The value of an enterprise is often based on (or supported by) multiples. Several multiples can be found in valuation practices. For instance, the equity value of a firm in the service industries is set equal to 1* turnover.
For enterprises, supplying tangible products, 5 * net income, 4* EBIT (earnings before interest and taxes) or 3* EBITDA (earnings before interest taxes depreciation and amortization) are more common.
Note that the above mentioned multiples are generic and by far not industry specific. As if all industries would financially perform identical. As if firms in these industries are equally attractive to buyers! Which are of course minus one thoughts!
So, valuation by using multiples is moreover a quick and dirty method. This approach is acceptable as far as the outcome will not be given too much of a weight. As supportive to other firm valuation techniques.
When we apply the above mentioned multiples for the valuation of BriWiFra in our WACC article, we end up with the following valuation outcomes:
|Equity value based on multiples|
|5 * Net income||1846|
|4 * EBIT||2120|
|3 * EBITDA||2040|
Although we should not give this too much of a weight, the outcomes appear to be pretty close to the WACC valuation outcome, i.e. 1965. So, this multiples valuation approach seems to give us at least a quick and general reference. But again, it does not take specific enterprise of industry characteristics into account! So, the valuation outcomes are therefore extremely vulnerable to disputes about the correctness.
Note that the concept of multiples in this article applies to Small and Mediumsized Enterprises (SMEs).
Context of multiples
Multiples are -in one way or another- based on historic data and market expectations: at what prices are stock in SME enterprises traded. So, multiples are an indication of the market value of equity. This needs a bit of elaboration!
Market value of an object is the estimated amount at which that object would be transferred on a predetermined valuation date, while
- both buyer and seller (parties) are willing to do such a transaction,
- parties have acted with discretion and not under stress (or pressure) and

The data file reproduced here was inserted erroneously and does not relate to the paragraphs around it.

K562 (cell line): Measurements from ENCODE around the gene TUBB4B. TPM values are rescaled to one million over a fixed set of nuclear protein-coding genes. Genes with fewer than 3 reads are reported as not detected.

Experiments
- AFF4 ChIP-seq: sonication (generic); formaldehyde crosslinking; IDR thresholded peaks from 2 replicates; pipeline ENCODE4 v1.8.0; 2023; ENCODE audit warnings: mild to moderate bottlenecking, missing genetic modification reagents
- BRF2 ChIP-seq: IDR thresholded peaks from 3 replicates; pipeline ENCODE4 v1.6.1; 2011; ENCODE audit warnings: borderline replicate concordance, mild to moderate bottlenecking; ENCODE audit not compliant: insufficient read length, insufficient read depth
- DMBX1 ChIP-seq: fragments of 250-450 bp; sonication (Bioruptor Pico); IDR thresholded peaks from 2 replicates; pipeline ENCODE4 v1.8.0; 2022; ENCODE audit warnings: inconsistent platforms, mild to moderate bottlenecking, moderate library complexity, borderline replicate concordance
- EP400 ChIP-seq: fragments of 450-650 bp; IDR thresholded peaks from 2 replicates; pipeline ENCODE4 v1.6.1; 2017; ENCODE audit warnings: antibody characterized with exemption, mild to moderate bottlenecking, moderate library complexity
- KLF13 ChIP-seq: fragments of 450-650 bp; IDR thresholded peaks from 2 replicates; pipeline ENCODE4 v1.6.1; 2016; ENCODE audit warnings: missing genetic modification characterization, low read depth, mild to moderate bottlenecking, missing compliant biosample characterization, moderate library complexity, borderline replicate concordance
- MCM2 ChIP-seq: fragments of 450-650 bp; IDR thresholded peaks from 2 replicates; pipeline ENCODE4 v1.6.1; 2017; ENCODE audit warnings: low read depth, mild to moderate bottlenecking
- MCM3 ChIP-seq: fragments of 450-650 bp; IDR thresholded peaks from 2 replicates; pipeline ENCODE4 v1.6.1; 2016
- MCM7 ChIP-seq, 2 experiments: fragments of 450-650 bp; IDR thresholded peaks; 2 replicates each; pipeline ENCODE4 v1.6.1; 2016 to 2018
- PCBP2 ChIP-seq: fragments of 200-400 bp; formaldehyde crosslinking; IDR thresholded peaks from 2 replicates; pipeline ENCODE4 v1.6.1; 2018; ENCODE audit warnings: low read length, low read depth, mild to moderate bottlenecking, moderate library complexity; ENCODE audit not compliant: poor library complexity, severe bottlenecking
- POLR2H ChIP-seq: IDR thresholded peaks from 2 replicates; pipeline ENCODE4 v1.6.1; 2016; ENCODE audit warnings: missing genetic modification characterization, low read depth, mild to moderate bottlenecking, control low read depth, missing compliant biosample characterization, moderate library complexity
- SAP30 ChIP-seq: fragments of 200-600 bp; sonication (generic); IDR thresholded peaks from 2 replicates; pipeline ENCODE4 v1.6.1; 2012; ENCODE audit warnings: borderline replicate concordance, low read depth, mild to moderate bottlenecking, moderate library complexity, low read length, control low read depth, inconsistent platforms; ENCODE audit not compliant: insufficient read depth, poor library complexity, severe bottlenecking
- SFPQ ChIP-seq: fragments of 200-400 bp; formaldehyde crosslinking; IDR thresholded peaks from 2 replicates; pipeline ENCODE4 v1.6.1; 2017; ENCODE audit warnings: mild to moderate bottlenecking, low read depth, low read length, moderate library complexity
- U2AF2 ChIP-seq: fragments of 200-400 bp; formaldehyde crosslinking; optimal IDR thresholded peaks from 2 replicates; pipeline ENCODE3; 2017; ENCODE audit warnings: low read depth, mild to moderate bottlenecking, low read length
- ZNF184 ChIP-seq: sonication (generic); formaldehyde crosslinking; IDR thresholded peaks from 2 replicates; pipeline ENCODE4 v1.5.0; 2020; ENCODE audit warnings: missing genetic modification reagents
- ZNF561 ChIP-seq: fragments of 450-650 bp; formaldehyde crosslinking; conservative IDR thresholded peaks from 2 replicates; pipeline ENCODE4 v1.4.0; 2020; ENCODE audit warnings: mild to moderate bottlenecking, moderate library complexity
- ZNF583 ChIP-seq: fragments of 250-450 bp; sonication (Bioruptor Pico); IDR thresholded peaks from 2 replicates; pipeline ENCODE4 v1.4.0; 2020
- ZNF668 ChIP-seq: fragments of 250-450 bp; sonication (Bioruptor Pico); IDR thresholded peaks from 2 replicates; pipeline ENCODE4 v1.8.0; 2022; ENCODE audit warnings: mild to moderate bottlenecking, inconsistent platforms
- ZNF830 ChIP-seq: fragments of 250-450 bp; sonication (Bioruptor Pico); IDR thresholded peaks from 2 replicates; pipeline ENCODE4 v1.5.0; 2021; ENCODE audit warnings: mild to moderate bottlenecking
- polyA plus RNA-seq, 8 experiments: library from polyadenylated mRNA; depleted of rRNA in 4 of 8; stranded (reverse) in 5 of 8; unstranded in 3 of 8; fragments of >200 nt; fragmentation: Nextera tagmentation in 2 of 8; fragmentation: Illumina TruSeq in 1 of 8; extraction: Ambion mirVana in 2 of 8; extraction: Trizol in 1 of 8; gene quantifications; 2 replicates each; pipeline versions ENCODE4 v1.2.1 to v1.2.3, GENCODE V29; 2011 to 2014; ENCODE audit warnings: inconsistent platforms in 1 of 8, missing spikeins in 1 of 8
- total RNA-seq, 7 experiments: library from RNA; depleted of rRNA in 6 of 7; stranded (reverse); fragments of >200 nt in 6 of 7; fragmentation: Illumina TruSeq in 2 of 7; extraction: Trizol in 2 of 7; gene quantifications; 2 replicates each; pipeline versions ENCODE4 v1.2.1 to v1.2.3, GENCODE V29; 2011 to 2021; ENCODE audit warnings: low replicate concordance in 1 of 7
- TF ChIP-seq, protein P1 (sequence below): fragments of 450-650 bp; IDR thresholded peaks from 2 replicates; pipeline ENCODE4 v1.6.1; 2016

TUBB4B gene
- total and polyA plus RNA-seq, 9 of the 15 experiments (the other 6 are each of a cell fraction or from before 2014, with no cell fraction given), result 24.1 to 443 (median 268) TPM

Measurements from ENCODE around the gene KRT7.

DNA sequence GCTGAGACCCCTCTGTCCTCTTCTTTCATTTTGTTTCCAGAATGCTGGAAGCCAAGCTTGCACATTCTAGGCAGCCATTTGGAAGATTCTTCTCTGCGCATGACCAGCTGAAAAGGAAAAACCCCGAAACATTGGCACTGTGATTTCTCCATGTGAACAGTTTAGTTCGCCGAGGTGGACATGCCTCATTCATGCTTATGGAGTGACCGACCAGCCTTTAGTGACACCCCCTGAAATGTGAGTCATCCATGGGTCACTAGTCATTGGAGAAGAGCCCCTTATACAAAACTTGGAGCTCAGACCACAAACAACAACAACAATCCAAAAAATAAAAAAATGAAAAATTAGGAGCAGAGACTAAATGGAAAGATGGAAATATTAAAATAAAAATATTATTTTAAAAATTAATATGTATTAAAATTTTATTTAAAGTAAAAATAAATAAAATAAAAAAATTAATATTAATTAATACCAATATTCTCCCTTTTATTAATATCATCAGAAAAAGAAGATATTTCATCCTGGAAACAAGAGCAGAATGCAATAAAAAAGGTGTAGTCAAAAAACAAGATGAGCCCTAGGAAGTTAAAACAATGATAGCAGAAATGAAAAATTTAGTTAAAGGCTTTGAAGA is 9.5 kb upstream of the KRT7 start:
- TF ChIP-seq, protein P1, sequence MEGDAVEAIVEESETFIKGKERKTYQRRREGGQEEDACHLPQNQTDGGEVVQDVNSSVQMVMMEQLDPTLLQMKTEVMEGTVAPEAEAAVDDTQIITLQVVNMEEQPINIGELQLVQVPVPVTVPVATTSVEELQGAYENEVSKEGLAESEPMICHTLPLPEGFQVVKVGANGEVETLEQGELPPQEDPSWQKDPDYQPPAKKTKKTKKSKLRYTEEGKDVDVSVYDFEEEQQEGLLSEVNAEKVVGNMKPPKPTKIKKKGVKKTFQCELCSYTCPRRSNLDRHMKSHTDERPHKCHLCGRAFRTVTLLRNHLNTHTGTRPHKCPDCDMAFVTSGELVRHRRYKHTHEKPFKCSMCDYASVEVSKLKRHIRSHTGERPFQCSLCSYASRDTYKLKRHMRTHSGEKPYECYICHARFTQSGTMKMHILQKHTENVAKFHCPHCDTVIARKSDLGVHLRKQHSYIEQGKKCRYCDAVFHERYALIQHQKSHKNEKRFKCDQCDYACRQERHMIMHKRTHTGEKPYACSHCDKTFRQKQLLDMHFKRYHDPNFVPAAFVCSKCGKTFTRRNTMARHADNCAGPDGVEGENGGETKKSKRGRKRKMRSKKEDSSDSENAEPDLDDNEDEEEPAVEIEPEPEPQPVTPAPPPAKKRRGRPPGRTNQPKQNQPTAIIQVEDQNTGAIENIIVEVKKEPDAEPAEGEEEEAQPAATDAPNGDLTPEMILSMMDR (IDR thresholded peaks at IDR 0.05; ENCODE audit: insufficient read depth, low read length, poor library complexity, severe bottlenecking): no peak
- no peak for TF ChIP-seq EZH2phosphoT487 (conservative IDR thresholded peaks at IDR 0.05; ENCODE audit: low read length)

- the transaction is a result of an appropriate process of preparation and marketing.
The market value is -more or less- the equilibrium between supply and demand. The market value is highly predictable if the market is efficient. This occurs when market players, i.e. supplying and demanding actors, meet due to plentiful information and transactions are at predictable and low cost.
So, if one would like to know the value of a used car (specific type, age, engine, mileage, et cetera), a specific type of hairdryer, airline tickets, et cetera, one could easily check the internet and quickly find prices. Or at least: find some price ranges. Here, supply and demand are easily and quickly matched. Pricing is transparent. Transactions are cheap.
Applying the concept of market value to valuation of SME enterprises raises the question: is there a market for enterprises. And the answer should be: “Yes, of course!” Otherwise, there would not be any business sales of succession what so ever, quod non. But for businesses, the market is –unfortunately- highly inefficient. Information is incomplete or inadequate. Transactions costs are high and less predictable. Buyers and sellers need active support to be matched and to come to a transaction.
This brings us to the concept of comparables. The valuation outcome is the result of comparing the attributes of an object to those of which we have an easy access to more specific price information. If the market is willing to pay X for Y, then another Y will probably cost X as well. The concept of comparables however is less appropriate for SME businesses. Because firms in the same market with the same products or services never perform identical. They will always generate different cash flows due to different market positions, investment cycles, assets and business management performance, portfolio perspectives, et cetera. The diversity of attributes is too large and too complex to make this concept of comparables work.
So, is there nothing to do? This brings us at our last resort (and also our starting point): multiples. And here, we can do some improvements by looking for more industry specific multiples. As an example, we learned from market research that enterprises in the building construction industry have an average EBITDA (earnings before interest taxes and depreciation and amortization) of 4.5% (of total turnover). Sales prices of equity of these firms are at 3.8 x EBITDA.
So, what does this mean for BriWiFra? Based on this, the equity value of BriWiFra, based on market data, would be 4.5% * 3.8 * 6000 = 1026. And this is unfortunately a bit less than based on the WACC method valuation outcome of 1965. This is also a bit less than the book value of equity of BriWiFra, i.e. 1160.
One could also argue that BriWiFras’ EBITDA is 630, which is 10.5% of its turnover. This would give a equity value outcome of 2394.
So, with help of multiples we came to a quick valuation outcome. However, the valuation outcomes differ considerably, which is a source for many disputes and disagreements. Correctness is therefore highly questionable.